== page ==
Jean Tretter, Communications Technician Interpretive (CTI) First Class
After joining the Navy to escape small town Minnesota, Jean Tretter’s service would take him from the Gulf of Tonkin at the beginning of the Vietnam War serving as an undesignated sailor to listening in on Russian Cosmonauts during the breakup of Interceptio, the “Impossible” Russian Space Shot. As a high value linguist fluent in Russian, Turkish, Hindi, Urdu and Norwegian, Tretter experienced the Cold War first hand as both a US Navy and National Security Agent linguist.
CTI Jean Tretter was born and raised in Little Falls, Minnesota after WWII. Tretter was raised to believe he was Norwegian (rather than German) because of the anti-German sentiments post-WWII and the high concentration of Norwegians is Little Falls. From a young age, Tretter took an interest in global affairs. His community in Little Falls consisted of numerous European nationalities, and both World Wars generated knowledge and intrigue about foreign countries. This interest culminated in Tretter’s stamp collecting hobby, one that he has pursued throughout his life. As a child, Tretter and his friends would collect stamps from around the globe, including rare stamps of countries and territories that later ceased to exist, and consequently learn quite a bit about the military history of a given location. Tretter’s global affairs interest also manifested in his love of learning new languages.
Upon graduating high school, Tretter joined the US Navy. From a military family, Tretter joined when the Navy was drafting individuals for the Vietnam War. Tretter explains in his interview that sailors who joined voluntarily, had a bit more control over the manner of service, which drew Tretter himself to enlist. Interested in language, and scoring well on the language examinations, Tretter became a linguist. He boarded the USS Ranger in September, 1964, and deployed for Vietnam.
Tretter worked on the USS Ranger until March of 1965 on admiral’s plot. Unfortunately, while on board, Tretter was exposed to Agent Orange which would result in health complications later in his life. Upon returning in 1965, Tretter completed language school in Monterey, California, learning Russian. He then went to Pensacola, Florida, for security training. Tretter served in Hawaii, at Fort Meade in Maryland, as well as in numerous countries in Southeast Asia interpreting and translating Russian messages and communications. Additionally, Tretter was stationed in Turkey as a part of TUSLOG [The United States Logistics Group] Det 28 from 1965 to 1967. At his numerous stations, Tretter explains that getting to know the people and culture of various nations was a rewarding experience. For instance, Tretter learned the Turkish language--and numerous variations of it--from native Turkish speakers rather than in a formal training setting.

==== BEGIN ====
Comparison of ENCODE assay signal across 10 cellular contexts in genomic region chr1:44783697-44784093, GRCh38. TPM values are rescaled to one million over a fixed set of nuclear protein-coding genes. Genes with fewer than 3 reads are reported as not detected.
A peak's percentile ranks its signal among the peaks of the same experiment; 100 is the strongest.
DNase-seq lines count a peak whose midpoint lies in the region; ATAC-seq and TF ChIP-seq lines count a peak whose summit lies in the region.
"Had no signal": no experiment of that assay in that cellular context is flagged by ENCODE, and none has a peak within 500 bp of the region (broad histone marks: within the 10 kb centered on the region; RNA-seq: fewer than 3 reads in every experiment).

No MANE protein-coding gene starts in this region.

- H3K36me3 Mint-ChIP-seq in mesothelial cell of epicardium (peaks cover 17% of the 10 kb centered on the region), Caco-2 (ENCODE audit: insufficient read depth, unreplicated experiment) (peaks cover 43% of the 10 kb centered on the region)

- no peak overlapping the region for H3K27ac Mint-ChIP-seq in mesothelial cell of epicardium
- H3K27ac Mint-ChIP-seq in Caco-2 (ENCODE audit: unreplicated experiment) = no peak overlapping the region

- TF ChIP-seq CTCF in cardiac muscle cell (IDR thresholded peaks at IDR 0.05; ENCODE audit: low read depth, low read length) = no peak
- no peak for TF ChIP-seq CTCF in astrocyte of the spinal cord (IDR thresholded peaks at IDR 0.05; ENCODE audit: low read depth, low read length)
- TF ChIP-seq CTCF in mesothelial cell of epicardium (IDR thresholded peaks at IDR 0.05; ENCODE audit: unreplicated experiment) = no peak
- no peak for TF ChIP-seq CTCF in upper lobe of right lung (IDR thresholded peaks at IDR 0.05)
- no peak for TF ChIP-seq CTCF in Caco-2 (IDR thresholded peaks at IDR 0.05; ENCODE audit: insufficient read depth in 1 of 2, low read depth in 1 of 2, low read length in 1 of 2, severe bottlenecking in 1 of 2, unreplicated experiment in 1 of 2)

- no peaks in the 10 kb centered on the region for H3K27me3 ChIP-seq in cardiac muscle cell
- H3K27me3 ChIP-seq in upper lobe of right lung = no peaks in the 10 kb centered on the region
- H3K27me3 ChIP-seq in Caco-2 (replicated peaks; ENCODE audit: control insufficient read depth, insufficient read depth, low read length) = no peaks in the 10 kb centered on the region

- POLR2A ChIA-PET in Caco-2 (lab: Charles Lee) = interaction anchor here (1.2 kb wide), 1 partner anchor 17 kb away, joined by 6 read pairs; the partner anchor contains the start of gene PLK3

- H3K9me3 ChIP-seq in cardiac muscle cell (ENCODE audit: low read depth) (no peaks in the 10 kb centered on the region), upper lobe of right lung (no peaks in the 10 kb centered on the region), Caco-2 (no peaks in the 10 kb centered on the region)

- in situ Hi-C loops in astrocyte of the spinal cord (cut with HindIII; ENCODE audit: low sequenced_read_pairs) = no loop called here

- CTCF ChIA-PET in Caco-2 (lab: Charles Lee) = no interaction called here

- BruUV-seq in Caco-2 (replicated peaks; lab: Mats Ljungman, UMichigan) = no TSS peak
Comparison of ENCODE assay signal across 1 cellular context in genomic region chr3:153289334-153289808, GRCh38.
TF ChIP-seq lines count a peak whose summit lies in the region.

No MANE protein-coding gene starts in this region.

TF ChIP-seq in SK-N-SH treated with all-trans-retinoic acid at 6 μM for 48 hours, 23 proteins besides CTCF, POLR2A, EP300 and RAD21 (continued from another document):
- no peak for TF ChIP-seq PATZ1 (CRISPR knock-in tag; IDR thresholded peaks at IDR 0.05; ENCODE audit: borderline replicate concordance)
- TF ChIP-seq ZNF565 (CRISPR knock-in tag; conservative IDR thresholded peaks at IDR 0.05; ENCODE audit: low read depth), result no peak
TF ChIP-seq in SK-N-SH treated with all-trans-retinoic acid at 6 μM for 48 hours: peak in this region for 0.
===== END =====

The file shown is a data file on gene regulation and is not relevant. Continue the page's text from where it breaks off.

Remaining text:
Ultimately, two factors contributed to Tretter’s desire to leave the service: the paranoia surrounding espionage work, and his identity as a homosexual man. Tretter describes the Nixon era as one in which the government was plagued with suspicion and paranoia. This, even, resulted in certain parts of Tretter’s service being redacted from his personal file which made it more challenging for him to get treatment for his Agent Orange exposure later in life. Tretter also describes sailors being threatened with imprisonment at Fort Leavenworth should they be “discovered” to be gay and, similarly, other military personnel were threatened with other prison locations. Tretter’s gay identity was never revealed, but needless to say he did experience emotional stress having to keep this part of himself secret.
After his service, Tretter felt called to educate individuals about LGBT+ culture. Often, Tretter encountered individuals who knew nothing about LGBT+ culture and insisted that LGBT+ people were instead an anomaly of American culture. To combat this misconception, Tretter collected a significant amount of artifacts related to gay history and culture which became the Jean-Nickolaus Tretter Collection in Gay, Lesbian, Bisexual, and Transgender Studies at the libraries of the University of Minnesota.